Not everyone understands

making a cello (620)
2006 marked the occasion when Joseph and I carved our first voice and a cello came from tools we had and then those we made that didn’t exist for us.

Yesterday the work was hard, filled with awkwardness, and I wrestled with the complexities time and again. That’s how beautiful things come to life.
I made a plane years ago to create beauty with. I shaped its body of wood and then took steel for the blade and formed it to shape with a hacksaw and file. I’ve used a many a file for this; one from 1967. The first plane i ever made from sycamore and a square file. I recall the thrill clearly now , 50 years later, as the shaving twisted up from the easement in a full length spiral like a spinning firework on bonfire night.

Another cello came a year later but this one came without my helping.

The inspiration of my work perpetually compels me.

making a cello 2 (53)
A scroll begins and progresses with a shallow gouge, rotary cuts into a spiral.
Making a Cello 2 (70)
Joseph takes over and develops his first scroll.

Whether a file shapes my steel to give me my cutting edges or the chips and shavings rise to greet my eye I look beyond these things that give my life meaning and wellbeing to what lived creativity gives me. The tools I made and make soon cause the wood to yield beauty in its inmost parts.
I made seats and benches, cupboards and things like these over the years but it was never the money I would make or the speed I sought but the dextrous work my hands give me. I still challenge myself with the awkward things and the complexities but now my work is crafting others to achieve their ambitions to become truly gifted.

A violin begins with drawings and thoughts and careful consideration.
Another cello emerges .

People constantly tell me you can’t make a living working with your hands. Everything must be done by machines. That’s always seemed silly to me. I smile and tell them pointedly, “That’s not true. Machines have a place to take the big pieces down to the smaller sizing, but they can never substitute for developed skill.” They shrug it off and walk away shaking their heads. I carry on at my bench and make something very beautiful and work twice as long there. Some say it’s because I can’t make it working less hours. Some say these things. I say it’s because my work excites me so much I don’t want to stop even for lunch. I usually work all day without a break. Ask those I work with. I do take three walks into the woods and fields for half an hour each, but that’s to think and consider the things I see as important.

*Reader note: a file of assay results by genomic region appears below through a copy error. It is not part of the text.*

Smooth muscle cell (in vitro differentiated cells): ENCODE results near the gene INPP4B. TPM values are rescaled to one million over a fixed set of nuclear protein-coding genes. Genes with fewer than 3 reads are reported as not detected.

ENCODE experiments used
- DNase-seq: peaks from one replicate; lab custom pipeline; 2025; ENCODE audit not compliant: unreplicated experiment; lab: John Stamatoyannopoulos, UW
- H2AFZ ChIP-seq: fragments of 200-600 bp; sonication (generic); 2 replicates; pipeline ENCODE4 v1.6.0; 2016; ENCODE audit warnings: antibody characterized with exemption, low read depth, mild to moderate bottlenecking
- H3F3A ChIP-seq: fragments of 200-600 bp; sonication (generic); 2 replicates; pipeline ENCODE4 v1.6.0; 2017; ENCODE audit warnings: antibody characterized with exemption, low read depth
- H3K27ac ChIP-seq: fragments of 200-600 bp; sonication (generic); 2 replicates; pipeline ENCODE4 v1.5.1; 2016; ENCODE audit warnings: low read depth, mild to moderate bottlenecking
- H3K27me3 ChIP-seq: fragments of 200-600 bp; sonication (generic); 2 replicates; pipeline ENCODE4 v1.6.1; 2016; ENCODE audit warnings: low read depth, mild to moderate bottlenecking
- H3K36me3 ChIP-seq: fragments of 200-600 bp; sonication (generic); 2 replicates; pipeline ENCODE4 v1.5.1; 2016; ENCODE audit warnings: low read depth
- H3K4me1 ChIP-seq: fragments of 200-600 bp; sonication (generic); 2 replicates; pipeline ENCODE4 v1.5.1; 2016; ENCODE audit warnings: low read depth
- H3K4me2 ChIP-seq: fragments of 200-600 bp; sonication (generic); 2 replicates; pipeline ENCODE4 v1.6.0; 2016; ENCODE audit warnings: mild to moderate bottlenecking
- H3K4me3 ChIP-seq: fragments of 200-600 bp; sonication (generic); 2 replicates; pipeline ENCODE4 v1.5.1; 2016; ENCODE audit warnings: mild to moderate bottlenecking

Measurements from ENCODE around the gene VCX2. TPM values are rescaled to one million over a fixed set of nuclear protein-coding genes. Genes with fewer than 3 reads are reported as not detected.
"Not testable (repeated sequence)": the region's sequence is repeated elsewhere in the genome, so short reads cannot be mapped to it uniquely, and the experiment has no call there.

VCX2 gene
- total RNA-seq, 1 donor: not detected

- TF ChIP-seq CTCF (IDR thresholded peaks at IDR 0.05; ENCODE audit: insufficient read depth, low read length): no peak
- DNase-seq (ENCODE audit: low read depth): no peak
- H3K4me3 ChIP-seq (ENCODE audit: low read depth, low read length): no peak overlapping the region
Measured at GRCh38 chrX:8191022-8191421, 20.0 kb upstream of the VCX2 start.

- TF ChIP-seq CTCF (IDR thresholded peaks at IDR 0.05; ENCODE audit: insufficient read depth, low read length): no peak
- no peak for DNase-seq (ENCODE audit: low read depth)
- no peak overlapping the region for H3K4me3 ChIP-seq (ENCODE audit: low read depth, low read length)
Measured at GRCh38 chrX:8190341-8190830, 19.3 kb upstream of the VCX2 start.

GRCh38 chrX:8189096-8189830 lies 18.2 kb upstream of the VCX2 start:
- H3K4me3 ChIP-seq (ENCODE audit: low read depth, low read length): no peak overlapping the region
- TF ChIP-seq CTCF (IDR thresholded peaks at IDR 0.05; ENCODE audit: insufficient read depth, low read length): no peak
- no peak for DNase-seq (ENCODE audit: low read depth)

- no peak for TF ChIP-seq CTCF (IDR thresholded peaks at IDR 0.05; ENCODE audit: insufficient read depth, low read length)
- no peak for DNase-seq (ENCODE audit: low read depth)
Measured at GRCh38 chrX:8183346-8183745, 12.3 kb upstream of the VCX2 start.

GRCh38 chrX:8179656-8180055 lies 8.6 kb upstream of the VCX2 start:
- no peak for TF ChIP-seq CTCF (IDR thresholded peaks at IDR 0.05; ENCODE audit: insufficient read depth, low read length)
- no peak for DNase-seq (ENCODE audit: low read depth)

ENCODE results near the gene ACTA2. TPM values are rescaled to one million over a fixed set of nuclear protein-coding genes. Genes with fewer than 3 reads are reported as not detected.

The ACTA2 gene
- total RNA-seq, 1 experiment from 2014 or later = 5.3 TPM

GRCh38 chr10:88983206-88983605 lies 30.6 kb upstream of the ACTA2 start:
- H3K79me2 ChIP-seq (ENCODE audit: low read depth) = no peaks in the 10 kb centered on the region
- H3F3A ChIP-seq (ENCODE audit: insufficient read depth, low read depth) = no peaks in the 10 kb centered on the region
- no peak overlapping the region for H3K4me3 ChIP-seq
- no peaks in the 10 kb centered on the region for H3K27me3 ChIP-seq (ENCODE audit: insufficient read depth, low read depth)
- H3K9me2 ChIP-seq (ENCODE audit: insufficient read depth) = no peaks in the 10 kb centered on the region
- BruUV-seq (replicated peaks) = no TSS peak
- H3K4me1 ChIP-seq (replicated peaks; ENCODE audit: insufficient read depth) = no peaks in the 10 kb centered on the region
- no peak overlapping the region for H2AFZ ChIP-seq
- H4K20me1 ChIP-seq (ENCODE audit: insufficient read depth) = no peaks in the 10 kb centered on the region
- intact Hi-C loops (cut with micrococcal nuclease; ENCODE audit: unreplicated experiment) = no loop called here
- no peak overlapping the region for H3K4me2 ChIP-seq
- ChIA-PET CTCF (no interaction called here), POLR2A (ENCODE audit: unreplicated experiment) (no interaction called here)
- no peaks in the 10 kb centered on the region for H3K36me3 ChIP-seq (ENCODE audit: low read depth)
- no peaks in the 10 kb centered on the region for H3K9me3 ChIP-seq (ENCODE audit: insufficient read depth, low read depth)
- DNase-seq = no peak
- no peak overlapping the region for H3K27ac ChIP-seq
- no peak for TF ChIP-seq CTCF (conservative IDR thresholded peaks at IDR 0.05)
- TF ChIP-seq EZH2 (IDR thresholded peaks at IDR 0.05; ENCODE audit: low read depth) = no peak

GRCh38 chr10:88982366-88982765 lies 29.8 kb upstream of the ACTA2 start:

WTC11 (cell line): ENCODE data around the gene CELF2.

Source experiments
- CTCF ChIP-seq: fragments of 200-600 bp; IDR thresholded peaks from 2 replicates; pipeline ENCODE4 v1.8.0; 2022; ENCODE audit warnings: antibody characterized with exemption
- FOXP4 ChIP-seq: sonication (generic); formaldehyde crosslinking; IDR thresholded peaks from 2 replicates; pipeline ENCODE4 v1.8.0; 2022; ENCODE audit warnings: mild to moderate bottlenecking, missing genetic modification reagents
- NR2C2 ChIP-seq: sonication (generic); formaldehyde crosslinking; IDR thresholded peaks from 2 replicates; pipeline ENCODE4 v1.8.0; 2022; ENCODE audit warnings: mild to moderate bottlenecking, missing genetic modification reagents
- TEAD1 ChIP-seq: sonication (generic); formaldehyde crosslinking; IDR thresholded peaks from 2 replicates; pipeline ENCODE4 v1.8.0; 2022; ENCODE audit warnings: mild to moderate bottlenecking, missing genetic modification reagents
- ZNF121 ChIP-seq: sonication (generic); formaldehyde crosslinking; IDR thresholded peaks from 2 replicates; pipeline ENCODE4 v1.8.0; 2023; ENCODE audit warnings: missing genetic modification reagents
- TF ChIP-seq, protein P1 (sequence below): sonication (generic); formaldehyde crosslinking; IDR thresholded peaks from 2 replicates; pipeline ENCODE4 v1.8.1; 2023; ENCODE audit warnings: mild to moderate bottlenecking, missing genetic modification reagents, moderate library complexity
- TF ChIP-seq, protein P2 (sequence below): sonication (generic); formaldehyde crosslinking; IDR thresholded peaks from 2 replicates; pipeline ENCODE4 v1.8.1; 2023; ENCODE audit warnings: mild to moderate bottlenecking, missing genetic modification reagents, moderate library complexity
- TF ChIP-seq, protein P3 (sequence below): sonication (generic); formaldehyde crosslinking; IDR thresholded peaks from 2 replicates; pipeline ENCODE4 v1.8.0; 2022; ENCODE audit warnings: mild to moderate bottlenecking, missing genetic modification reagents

There is much more to making beauty than mere income, and income is important, but Joseph sold a violin in London a few weeks ago. To Joseph the most important thing is that the violin is played.

I see now how a beautiful cello emerged from steel cutting edges made with my son, Joseph, and then shared hours and days and years filled moment by moment with pockets of pure joy using the tools we made to work with our hands. When voices we carved with our hands and a few tools came from strings stretched taut and the imagination of those who played a cello and a violin made through awkwardness and complexity by a man and his son I found levels of satisfaction I never achieved by any machine.


  1. Paul- I was wanting to write you earlier this week and this post reminds me why. I was in my shop making Christmas stars (using the Paul Sellers method) which was a gift in itself. But then the bonus…first while sharpening and then when using my shooting board, I noticed the sound indicating that everything was aligned properly. Both times, I had a sense of delight when my ears kicked in to support my eyes and hands, plane blade and wood/ diamond stone in perfect harmony. thank you for the gift of encouragement to be present.

  2. This is art in the highest form , In my opinion.
    I’ve been dying to see your sons work, and now I finally get to see some.
    I’m completely speechless. For a Father you must be very proud of your Sons Achievements. Eventually I was going to start making Wood instruments but I wanted to become as fluent as possible with hand tools before I started. Although I would never abandon my furniture building these Pictures have without doubt regenerated my passion and my long term goals that we so easily forget in our everyday lives of surviving.
    Thank you for the Post.
    Chris/ aka Thomas lol

  3. Strange how that Cello looks naked without the strings. I like the inspiration poster in the background too.

    Happy Christmas Paul, to you and your family.

  4. Paul I have been trying for a few years to become proficient (big word don’t know if it spelled right) at woodworking hand tools. I have become a bit disheartened in my progress and thought I should just give it up. But, this has inspired me once again as you very often do. I always when I was in the work day world had dreams of being an instrument (guitar) builder all by hand. I now am retired and am not much closer to that dream but I am still inspired by your life, work, and attitude. Thanks for that